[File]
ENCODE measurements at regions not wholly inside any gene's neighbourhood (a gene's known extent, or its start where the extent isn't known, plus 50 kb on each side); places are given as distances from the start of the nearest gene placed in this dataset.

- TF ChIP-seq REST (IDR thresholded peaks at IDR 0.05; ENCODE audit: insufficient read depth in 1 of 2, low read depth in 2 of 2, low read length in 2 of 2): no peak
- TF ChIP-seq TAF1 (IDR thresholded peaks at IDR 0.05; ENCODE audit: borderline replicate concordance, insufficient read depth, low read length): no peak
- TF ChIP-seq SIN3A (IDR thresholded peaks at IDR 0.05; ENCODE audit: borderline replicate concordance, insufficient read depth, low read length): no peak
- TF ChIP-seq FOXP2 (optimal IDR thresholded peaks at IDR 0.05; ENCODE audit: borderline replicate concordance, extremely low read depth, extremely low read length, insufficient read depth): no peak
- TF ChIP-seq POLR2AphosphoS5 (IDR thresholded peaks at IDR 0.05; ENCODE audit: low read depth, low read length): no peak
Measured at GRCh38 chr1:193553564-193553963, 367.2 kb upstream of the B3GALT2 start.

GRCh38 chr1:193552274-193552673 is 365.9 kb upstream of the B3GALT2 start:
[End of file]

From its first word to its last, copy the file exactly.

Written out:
ENCODE measurements at regions not wholly inside any gene's neighbourhood (a gene's known extent, or its start where the extent isn't known, plus 50 kb on each side); places are given as distances from the start of the nearest gene placed in this dataset.

- TF ChIP-seq REST (IDR thresholded peaks at IDR 0.05; ENCODE audit: insufficient read depth in 1 of 2, low read depth in 2 of 2, low read length in 2 of 2): no peak
- TF ChIP-seq TAF1 (IDR thresholded peaks at IDR 0.05; ENCODE audit: borderline replicate concordance, insufficient read depth, low read length): no peak
- TF ChIP-seq SIN3A (IDR thresholded peaks at IDR 0.05; ENCODE audit: borderline replicate concordance, insufficient read depth, low read length): no peak
- TF ChIP-seq FOXP2 (optimal IDR thresholded peaks at IDR 0.05; ENCODE audit: borderline replicate concordance, extremely low read depth, extremely low read length, insufficient read depth): no peak
- TF ChIP-seq POLR2AphosphoS5 (IDR thresholded peaks at IDR 0.05; ENCODE audit: low read depth, low read length): no peak
Measured at GRCh38 chr1:193553564-193553963, 367.2 kb upstream of the B3GALT2 start.

GRCh38 chr1:193552274-193552673 is 365.9 kb upstream of the B3GALT2 start: